Driven: the one-off Jaguar F-Type rally car
Jaguar’s bespoke open-top creation was built to tackle gravel and mud, and it’s brilliant fun over both
Having finally driven Jaguar’s roofless rally car, which was basically a present to itself on the 70th birthday of the XK120, the model that was both a game-changing sports car and a competitive rally machine, I now know the F-Type Convertible is unsuited to rallying for two main reasons.
The first is weight, because while a conventional rally car weighs around 1200kg, this one is more like 1500kg. The second is that even with a 40mm increase in ride height, it still doesn’t have quite enough ground clearance to breeze over really rutted gravel tracks nor sufficient suspension travel to absorb the biggest divots and bumps.
But those things only make the F-Type less rapid along a rally special stage. In this instance, that’s entirely immaterial, because this car hasn’t actually been developed for competition. We’ll never see it go up against a stopwatch. Instead, its only objective is to be fun to drive on mud. It’s a gravel-kicking plaything, which explains why it has only two driveshafts, rather than the four that would invariably make it faster. And does too much weight or too little suspension travel mean it isn’t fun to drive? Not a bit of it.
The loose surface underneath, the extra ride height and the knobbly rally tyres make the car’s steering less responsive than the roadgoing model’s. So you work the wheel a little harder and learn to be patient with the front axle on the way into a bend. The trick Exe-TC dampers marry astonishing body control with impressive bump compliance within what travel they do have, while the fluid and progressive oversteer that meets you at every corner exit is so easily controlled, and with it so entertaining, that you soon find yourself sliding the car at every opportunity.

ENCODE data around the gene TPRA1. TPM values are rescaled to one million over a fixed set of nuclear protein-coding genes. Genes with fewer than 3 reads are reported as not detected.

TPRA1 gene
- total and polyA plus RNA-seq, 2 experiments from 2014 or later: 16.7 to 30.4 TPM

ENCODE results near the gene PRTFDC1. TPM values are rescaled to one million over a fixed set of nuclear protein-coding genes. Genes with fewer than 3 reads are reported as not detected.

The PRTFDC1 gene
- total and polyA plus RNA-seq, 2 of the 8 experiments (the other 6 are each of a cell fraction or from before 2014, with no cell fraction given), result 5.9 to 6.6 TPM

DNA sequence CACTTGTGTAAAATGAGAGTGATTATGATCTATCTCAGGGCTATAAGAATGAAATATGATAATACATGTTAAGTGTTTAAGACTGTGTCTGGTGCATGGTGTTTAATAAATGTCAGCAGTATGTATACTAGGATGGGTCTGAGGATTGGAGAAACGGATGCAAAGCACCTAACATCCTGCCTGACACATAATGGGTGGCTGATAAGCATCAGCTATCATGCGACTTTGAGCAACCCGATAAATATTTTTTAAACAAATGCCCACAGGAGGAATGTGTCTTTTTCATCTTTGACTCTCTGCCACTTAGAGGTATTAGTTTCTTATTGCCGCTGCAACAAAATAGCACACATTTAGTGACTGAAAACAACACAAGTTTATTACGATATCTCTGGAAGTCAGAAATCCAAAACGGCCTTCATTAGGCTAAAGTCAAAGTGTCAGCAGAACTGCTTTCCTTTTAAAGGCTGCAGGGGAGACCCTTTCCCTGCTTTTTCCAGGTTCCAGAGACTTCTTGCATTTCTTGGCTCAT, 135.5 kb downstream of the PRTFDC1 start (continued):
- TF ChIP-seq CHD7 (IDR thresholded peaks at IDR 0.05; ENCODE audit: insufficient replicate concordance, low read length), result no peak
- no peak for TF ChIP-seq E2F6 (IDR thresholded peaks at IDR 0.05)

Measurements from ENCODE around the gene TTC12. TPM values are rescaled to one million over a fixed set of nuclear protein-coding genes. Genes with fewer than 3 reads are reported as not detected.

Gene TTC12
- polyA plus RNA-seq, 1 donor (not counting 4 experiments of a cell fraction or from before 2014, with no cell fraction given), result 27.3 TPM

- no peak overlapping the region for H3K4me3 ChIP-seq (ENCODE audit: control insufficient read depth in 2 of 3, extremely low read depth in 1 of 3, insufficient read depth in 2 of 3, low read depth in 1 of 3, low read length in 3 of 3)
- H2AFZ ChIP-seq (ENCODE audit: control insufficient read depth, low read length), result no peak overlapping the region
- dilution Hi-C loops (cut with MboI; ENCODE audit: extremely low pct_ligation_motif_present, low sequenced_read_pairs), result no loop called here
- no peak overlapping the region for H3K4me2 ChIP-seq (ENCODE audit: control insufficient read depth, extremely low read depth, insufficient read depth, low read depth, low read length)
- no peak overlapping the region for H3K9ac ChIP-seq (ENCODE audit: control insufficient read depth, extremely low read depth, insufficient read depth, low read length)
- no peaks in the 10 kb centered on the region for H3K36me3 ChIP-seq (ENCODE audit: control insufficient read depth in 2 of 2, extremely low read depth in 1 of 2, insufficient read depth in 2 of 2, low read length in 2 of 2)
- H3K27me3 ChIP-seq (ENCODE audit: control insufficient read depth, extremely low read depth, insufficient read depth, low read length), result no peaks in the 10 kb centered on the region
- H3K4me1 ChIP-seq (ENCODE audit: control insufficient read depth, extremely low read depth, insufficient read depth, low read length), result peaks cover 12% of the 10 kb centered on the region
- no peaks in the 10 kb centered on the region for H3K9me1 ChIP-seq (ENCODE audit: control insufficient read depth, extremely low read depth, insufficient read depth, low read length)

As effective as the rally tyres are on the loose, they’re still no match for the turbocharged four-cylinder engine’s 300bhp, particularly with only two wheels by which to divide it. If you’re leaden-footed with the throttle (which you will be, because that’s far and away the most amusing method), the rear tyres will spin up all the way through third gear. With a little throttle sensitivity, it’s possible to coerce the rear tyres into biting into the mud so that they slingshot the car forwards quickly and neatly, but that hardly seems to be the point of the exercise. Much better to clog it and make the car slide.
Wanton oversteer aside, what makes this F-Type so absorbing to drive is exactly what makes any gravel rally car so much fun. It’s the sensation of it moving around on the loose surface, of it skating across the road in a bend and of the tail wagging left and right, even on the straights, all while being cradled by a proper competition seat and clamped in position by a six-point harness. It means that you feel the car beneath in a way you simply never do in any car on a grippy Tarmac surface.
The anti-lock braking, traction control and stability control systems have all been disabled, so you’re out there on your own. It never feels as though it wants to snap around into a spin, but locking the wheels under heavy braking is very easy to do. The key is to jump off the brake pedal and quickly ease back onto it.
That’s just one of the ways in which this car is challenging, and rewarding because of it. If I have more fun driving anything in 2019, this will go down as a vintage year.
Source: Autocar Online